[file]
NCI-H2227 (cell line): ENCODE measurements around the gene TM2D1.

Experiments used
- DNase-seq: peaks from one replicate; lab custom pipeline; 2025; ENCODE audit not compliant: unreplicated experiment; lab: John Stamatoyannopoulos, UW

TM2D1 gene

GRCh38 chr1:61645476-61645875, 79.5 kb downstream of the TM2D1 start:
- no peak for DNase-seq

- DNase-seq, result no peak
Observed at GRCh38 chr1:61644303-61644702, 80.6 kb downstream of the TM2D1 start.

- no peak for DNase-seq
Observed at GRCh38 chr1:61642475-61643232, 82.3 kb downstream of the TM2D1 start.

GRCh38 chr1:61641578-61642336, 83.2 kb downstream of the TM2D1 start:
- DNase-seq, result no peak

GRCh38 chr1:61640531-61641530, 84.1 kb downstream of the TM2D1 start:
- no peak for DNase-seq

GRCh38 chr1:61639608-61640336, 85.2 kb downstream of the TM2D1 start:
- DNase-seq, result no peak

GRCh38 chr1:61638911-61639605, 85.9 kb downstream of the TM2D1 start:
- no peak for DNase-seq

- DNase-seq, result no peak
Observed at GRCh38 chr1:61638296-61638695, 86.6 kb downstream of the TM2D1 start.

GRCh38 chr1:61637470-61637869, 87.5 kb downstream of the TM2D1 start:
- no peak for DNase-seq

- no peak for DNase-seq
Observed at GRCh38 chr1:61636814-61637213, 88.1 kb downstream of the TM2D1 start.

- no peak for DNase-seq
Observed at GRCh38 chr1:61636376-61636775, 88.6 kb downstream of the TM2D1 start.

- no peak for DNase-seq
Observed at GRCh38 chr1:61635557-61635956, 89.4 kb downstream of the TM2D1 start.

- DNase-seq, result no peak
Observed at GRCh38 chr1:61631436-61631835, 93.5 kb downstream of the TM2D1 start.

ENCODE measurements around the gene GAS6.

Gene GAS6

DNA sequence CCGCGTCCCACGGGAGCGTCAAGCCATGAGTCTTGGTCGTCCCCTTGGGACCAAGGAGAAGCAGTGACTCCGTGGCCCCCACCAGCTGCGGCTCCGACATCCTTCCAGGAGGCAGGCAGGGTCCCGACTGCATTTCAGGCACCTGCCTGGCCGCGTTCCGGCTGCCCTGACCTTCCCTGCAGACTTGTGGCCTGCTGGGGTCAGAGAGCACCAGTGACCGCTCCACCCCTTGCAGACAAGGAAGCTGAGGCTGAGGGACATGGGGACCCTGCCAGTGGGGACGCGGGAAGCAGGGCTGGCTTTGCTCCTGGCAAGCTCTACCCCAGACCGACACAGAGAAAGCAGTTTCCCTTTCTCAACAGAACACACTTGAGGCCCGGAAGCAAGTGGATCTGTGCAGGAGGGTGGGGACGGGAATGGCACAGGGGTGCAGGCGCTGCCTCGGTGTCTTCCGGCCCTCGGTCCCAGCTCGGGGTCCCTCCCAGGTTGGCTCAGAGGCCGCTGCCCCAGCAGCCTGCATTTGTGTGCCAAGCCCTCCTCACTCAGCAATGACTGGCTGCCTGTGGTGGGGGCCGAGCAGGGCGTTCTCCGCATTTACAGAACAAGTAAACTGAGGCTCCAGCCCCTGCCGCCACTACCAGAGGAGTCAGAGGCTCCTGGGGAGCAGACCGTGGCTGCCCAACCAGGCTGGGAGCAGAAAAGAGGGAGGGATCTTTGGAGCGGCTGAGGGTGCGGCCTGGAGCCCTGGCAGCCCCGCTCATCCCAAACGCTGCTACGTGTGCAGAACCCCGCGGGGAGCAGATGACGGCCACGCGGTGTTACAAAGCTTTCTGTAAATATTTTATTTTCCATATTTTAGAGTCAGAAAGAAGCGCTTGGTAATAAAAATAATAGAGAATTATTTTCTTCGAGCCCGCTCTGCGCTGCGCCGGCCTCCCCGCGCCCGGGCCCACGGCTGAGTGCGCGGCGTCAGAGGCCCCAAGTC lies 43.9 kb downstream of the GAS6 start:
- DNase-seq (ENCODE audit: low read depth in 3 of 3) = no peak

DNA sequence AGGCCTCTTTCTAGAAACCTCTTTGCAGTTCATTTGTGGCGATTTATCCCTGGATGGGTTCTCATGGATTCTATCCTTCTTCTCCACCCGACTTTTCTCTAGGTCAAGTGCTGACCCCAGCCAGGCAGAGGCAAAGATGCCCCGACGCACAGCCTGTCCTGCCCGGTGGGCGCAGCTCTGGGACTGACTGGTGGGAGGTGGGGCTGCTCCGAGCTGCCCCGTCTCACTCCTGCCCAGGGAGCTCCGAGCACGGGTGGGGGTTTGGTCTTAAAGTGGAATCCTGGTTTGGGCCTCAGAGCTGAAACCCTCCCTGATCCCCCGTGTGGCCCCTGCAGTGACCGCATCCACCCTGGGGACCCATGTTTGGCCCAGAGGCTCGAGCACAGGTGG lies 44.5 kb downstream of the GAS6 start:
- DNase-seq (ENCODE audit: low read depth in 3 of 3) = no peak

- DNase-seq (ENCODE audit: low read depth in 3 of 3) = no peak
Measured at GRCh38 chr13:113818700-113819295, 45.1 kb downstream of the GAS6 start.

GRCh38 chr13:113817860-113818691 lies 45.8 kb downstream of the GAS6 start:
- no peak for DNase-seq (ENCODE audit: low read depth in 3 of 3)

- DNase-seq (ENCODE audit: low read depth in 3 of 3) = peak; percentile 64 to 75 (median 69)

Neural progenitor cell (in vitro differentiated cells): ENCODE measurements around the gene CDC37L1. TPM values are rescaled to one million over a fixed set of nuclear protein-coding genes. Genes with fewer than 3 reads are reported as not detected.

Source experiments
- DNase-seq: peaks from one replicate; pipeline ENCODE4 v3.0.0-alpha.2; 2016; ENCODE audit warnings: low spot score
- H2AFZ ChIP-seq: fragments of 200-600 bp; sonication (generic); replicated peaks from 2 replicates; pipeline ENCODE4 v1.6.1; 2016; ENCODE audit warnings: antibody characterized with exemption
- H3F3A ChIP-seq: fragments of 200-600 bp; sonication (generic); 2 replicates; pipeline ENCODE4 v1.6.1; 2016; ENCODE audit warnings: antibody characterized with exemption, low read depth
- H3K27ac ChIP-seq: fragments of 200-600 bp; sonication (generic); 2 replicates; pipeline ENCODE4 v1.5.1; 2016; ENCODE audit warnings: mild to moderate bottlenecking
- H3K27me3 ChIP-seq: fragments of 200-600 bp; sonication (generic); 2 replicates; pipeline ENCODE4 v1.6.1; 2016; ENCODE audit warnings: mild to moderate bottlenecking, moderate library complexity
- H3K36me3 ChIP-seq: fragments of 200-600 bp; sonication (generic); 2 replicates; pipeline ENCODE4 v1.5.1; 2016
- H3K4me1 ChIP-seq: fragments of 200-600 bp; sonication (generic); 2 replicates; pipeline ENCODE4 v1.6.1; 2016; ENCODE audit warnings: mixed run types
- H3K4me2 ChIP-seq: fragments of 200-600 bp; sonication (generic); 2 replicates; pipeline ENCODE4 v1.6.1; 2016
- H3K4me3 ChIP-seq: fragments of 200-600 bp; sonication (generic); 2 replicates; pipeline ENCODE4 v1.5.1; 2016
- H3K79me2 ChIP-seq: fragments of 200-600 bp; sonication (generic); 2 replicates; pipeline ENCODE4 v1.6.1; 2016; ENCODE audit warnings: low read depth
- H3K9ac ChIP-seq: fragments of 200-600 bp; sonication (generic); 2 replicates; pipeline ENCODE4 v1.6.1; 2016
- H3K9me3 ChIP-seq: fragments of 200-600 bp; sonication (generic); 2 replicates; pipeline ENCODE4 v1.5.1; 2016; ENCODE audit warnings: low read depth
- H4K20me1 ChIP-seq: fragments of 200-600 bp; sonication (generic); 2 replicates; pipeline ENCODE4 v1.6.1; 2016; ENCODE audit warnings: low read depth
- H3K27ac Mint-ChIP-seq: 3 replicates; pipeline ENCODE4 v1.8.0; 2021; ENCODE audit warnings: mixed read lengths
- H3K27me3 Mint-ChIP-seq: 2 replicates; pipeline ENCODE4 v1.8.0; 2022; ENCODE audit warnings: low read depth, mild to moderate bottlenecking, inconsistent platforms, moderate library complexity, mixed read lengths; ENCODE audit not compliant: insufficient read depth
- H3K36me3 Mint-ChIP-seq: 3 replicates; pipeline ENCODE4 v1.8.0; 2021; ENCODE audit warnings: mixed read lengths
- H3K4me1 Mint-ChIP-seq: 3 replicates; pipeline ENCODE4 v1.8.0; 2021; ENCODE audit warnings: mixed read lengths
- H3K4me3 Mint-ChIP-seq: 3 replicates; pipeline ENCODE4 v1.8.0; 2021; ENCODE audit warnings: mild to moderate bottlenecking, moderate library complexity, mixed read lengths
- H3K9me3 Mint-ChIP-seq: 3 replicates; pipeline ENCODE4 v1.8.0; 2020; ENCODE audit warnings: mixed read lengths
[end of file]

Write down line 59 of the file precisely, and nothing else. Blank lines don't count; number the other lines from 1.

- H3K36me3 Mint-ChIP-seq: 3 replicates; pipeline ENCODE4 v1.8.0; 2021; ENCODE audit warnings: mixed read lengths